- Tourist Market – Walk to the right from the port and you’ll almost instantly see the green and white striped green awnings covering the recently founded tourist market. They have some nice locally crafted wooden pieces, jewelry, trinkets and souvenirs, which you can barter for.
- Local Market – Found by locating the large green pointed roof building, the market had fruit, vegetables, and some local clothes for sale. There are sometimes local musicians or dancers here in the morning showing off a little of their culture for the visitors.
- Small local beach – Walk ten minutes to the left of the port as you exit, keeping and eye out for the bats overhead and you’ll find this tiny, but pleasant beach where you will probably see local families splashing around with their children. Small, but nice, and close and free, if you just want to be in the sea, this is the easiest and fastest place to get to it here.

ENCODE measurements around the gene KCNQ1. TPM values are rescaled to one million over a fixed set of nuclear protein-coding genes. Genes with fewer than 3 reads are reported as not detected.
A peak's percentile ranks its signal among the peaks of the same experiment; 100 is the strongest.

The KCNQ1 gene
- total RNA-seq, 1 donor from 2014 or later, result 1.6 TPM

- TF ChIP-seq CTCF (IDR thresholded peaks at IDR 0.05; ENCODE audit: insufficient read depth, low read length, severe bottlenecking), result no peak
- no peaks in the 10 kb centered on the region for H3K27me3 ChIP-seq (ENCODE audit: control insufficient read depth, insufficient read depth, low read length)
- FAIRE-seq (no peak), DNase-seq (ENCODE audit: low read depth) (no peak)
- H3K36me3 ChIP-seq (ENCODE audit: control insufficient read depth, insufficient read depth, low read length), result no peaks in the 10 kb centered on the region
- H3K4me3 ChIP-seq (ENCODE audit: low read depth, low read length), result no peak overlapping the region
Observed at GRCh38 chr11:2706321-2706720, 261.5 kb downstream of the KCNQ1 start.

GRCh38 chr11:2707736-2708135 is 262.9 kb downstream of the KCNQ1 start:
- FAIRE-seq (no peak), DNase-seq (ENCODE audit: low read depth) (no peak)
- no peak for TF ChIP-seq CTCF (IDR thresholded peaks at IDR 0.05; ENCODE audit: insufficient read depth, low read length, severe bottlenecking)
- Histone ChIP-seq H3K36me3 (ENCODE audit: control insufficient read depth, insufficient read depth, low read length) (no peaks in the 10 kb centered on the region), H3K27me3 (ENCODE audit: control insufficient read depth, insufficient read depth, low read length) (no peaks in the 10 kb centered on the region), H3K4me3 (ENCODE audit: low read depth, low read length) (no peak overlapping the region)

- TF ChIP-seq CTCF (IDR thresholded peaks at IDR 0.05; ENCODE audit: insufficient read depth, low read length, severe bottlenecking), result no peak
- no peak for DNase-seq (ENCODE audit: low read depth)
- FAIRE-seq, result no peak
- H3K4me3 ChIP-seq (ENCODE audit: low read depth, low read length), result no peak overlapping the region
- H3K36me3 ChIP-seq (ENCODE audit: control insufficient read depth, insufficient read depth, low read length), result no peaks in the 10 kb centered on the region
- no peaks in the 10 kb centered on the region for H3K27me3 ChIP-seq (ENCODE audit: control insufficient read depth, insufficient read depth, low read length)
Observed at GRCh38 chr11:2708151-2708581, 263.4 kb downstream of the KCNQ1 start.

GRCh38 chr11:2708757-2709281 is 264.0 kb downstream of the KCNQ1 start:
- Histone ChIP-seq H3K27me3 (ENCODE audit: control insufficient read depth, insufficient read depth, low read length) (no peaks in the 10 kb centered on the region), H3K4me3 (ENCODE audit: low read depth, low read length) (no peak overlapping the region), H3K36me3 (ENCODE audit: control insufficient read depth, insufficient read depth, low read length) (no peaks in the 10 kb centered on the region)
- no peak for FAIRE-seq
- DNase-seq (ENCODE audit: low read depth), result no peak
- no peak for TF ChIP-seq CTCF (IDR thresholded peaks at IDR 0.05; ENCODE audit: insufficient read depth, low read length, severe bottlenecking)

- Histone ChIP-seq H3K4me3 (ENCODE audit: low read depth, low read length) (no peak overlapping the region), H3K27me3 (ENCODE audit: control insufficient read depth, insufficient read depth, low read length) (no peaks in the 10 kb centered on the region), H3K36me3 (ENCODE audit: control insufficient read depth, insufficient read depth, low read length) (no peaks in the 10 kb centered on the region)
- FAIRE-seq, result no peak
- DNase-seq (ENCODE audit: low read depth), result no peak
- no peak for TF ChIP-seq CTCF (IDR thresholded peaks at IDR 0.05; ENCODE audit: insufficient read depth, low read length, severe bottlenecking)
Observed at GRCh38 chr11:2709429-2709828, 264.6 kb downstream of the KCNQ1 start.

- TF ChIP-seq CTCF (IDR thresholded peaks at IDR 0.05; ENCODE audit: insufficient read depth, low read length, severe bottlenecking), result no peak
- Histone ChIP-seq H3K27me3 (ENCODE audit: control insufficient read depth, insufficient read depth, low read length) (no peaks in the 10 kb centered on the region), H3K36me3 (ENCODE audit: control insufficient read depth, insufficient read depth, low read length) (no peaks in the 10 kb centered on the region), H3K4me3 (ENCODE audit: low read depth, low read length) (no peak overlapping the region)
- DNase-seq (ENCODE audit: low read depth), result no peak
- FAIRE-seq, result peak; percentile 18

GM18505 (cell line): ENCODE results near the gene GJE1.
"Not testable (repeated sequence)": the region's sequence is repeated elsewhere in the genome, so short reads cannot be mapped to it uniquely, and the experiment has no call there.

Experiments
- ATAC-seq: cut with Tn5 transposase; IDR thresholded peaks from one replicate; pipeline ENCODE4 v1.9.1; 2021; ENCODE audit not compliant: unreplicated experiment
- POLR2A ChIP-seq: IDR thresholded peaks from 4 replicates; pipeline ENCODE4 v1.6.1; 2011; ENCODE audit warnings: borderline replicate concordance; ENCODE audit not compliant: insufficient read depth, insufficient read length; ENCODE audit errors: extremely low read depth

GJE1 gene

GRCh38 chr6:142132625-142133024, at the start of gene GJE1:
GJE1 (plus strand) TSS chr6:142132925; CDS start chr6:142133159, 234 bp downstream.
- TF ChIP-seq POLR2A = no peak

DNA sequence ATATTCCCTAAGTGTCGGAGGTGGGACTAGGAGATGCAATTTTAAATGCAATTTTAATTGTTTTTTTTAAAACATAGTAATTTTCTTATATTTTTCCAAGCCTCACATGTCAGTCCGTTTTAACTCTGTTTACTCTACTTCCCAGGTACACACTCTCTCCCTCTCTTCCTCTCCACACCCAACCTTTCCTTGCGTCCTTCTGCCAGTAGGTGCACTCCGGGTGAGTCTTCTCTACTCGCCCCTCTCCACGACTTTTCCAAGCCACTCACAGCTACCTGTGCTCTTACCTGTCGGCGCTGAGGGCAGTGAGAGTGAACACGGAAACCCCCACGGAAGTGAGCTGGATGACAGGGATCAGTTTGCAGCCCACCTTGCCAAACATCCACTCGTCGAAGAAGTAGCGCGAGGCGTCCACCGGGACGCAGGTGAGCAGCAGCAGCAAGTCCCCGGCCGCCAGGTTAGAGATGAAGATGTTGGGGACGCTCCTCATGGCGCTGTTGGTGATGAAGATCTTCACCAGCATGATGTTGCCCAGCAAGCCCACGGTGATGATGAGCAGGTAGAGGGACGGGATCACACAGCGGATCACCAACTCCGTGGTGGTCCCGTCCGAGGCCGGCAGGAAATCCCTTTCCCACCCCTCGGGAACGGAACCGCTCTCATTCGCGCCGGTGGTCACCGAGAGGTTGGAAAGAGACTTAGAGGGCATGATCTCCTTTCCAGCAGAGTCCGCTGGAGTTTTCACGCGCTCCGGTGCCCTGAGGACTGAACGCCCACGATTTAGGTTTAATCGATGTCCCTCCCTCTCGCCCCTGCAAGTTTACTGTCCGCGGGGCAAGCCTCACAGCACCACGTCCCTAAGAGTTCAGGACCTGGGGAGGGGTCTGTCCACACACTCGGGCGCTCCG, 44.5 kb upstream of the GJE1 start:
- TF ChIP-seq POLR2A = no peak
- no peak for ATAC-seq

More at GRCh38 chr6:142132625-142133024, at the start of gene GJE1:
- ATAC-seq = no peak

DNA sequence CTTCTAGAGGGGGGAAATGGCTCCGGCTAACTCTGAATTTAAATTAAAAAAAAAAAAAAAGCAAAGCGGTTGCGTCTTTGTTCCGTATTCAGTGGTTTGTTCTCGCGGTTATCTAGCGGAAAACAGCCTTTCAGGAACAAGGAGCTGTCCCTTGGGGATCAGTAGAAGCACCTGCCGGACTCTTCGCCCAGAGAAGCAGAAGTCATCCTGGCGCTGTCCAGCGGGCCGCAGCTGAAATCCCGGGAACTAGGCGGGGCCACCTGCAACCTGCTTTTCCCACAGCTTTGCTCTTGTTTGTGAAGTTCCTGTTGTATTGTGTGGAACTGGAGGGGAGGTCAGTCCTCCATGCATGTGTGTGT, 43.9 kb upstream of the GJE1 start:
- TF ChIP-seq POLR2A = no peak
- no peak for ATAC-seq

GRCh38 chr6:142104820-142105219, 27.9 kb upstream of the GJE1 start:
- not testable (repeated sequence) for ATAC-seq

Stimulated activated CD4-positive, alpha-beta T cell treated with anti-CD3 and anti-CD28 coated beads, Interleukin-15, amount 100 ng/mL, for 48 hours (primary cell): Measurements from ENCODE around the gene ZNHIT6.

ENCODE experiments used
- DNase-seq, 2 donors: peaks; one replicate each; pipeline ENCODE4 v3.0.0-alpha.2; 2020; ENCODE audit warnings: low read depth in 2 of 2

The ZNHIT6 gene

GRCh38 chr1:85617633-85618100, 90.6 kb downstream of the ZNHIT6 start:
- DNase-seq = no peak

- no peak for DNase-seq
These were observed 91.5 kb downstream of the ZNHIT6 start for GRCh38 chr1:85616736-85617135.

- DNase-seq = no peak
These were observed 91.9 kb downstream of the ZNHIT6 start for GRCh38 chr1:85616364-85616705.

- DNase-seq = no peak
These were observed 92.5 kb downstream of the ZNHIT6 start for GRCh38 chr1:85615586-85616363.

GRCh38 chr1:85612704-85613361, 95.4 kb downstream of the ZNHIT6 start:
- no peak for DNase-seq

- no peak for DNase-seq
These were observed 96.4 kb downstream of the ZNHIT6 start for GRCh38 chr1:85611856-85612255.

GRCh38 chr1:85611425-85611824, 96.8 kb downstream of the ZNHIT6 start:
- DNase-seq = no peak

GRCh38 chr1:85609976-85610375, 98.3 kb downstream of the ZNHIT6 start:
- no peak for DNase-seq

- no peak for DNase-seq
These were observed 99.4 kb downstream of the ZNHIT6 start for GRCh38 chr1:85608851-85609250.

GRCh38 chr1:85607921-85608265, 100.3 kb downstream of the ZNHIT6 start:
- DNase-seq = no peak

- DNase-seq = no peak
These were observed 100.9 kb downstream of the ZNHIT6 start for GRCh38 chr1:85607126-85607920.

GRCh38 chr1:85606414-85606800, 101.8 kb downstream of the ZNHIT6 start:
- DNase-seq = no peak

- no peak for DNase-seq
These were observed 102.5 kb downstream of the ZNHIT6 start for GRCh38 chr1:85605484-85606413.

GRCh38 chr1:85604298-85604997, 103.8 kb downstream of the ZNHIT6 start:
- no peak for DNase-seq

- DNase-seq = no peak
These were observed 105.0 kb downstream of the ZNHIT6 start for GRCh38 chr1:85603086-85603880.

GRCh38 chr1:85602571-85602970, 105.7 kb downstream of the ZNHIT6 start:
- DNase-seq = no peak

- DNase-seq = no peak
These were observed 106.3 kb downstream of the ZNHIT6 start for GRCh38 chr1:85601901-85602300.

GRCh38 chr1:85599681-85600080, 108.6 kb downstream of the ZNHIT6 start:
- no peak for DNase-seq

The tourist market, marked by the green and white striped awnings above the stalls in the green open area just to the right of the port, is a good place to start shopping for souvenirs. This is a market, so bartering is expected. There’s also the local fruit and vegetable market further down the road on the right, where as well as produce, they sell some local hand made sarongs, shirts and skirts, as well as trinkets. There are a few small boutique style shops scattered about the town too for some handmade crafts, jewelry and souvenirs. I would recommend starting at either of the markets for their good choice and usually better price points (if you barter).